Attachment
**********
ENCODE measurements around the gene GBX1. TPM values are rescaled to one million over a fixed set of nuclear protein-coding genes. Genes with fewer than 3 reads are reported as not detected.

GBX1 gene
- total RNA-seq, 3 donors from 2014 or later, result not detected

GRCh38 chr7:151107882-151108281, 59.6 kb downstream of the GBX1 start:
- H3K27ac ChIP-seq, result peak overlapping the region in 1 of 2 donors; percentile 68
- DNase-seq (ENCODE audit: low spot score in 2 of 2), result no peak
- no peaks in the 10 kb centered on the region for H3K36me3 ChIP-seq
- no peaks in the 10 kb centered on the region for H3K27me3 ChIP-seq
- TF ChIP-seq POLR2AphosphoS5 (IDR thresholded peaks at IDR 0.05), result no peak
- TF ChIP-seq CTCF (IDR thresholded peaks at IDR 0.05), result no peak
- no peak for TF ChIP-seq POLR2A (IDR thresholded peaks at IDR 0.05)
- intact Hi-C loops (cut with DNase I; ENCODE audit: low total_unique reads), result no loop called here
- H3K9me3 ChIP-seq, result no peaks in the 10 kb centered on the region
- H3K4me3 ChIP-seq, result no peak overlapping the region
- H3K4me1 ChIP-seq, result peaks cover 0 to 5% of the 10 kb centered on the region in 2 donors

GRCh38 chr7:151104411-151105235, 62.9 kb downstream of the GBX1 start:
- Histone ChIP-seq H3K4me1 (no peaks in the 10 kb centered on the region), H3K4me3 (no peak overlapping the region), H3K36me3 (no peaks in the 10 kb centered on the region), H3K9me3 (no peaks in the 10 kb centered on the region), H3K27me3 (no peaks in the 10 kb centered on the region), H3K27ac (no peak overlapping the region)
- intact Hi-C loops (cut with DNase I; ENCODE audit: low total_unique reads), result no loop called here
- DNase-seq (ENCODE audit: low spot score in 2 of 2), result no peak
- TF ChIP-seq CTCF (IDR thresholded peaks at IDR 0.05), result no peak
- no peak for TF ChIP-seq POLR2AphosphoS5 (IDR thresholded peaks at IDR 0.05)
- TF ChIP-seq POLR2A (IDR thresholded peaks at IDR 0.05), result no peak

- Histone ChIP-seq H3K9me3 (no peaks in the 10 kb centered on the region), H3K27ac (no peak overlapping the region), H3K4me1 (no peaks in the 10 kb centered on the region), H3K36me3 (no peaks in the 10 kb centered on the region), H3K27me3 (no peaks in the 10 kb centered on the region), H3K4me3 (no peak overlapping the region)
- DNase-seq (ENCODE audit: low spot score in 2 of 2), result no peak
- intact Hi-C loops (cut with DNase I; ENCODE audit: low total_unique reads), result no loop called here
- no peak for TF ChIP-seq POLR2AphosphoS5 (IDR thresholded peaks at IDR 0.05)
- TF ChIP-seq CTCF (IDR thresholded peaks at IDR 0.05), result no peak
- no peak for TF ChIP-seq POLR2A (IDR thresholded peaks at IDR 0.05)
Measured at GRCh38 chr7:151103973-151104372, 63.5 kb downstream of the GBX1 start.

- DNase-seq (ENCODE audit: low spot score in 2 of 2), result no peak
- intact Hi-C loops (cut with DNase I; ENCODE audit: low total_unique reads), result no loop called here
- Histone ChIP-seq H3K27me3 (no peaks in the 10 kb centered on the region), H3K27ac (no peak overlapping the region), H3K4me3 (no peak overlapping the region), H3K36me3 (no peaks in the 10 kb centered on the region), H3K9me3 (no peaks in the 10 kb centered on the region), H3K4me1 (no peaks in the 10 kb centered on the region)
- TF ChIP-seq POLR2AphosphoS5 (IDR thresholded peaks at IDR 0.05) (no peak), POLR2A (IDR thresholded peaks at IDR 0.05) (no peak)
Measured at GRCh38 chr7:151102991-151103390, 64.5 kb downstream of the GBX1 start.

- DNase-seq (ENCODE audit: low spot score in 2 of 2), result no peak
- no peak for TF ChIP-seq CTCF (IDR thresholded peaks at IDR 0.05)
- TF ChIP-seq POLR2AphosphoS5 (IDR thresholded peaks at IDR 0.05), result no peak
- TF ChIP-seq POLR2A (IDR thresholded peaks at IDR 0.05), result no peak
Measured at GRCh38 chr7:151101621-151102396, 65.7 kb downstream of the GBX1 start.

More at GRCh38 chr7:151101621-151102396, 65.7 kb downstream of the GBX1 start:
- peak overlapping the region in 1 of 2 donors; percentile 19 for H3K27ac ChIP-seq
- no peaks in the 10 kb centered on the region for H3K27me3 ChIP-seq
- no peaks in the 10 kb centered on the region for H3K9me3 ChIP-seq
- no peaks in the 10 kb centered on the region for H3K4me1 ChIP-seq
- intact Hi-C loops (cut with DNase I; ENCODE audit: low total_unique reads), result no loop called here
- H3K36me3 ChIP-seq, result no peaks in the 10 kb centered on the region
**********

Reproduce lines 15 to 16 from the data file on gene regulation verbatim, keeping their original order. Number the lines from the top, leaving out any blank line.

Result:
- H3K4me1 ChIP-seq, result peaks cover 0 to 5% of the 10 kb centered on the region in 2 donors

GRCh38 chr7:151104411-151105235, 62.9 kb downstream of the GBX1 start: